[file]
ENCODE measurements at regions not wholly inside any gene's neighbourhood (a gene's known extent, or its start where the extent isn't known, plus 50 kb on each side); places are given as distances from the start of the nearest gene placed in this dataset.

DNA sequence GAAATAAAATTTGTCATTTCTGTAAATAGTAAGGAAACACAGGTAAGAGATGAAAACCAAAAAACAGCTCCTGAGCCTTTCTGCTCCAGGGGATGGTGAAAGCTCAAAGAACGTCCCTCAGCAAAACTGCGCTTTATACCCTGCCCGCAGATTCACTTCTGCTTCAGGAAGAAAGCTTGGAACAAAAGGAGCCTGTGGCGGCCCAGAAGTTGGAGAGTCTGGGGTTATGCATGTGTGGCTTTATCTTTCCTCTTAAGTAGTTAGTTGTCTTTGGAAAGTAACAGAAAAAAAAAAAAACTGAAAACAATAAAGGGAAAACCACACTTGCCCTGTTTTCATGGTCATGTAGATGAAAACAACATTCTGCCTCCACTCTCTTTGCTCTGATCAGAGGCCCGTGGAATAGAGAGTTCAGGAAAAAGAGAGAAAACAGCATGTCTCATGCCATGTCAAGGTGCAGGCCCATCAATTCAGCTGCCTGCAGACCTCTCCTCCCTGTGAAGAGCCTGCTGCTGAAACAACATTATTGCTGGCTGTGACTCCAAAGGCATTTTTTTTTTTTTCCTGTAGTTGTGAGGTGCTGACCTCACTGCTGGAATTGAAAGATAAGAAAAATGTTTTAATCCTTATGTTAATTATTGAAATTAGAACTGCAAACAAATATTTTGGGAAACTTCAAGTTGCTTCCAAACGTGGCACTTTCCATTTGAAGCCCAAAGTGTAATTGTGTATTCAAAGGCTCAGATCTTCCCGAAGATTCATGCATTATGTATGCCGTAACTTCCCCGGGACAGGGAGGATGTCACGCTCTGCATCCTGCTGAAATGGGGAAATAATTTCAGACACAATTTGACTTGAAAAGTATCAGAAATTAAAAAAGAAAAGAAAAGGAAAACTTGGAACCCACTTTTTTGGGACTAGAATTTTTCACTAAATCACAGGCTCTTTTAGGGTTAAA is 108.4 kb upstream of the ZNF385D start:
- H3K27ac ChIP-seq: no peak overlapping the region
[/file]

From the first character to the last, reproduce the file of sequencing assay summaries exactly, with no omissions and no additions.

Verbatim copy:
ENCODE measurements at regions not wholly inside any gene's neighbourhood (a gene's known extent, or its start where the extent isn't known, plus 50 kb on each side); places are given as distances from the start of the nearest gene placed in this dataset.

DNA sequence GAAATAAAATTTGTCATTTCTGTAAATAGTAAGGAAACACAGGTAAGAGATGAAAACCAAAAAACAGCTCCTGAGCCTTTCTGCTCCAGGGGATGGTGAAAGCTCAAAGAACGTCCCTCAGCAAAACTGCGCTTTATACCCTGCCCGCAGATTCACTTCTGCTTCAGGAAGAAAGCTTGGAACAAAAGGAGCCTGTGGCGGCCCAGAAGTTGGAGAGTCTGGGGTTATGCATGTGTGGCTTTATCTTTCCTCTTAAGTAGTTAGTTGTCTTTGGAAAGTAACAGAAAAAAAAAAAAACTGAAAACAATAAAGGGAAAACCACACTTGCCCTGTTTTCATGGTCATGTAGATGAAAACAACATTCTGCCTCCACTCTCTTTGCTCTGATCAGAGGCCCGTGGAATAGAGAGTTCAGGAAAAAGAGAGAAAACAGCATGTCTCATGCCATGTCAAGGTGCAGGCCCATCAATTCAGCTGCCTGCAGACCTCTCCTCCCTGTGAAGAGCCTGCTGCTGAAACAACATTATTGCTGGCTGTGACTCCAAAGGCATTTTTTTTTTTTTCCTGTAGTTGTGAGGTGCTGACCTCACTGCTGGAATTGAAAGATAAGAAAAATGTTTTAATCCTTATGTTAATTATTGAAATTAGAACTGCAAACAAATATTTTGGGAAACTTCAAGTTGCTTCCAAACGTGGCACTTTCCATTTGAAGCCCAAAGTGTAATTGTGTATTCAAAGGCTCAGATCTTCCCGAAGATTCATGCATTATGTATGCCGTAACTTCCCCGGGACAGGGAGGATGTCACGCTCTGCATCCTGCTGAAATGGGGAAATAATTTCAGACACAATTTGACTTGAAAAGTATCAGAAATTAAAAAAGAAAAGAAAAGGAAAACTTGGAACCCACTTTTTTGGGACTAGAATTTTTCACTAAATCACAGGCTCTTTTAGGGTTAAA is 108.4 kb upstream of the ZNF385D start:
- H3K27ac ChIP-seq: no peak overlapping the region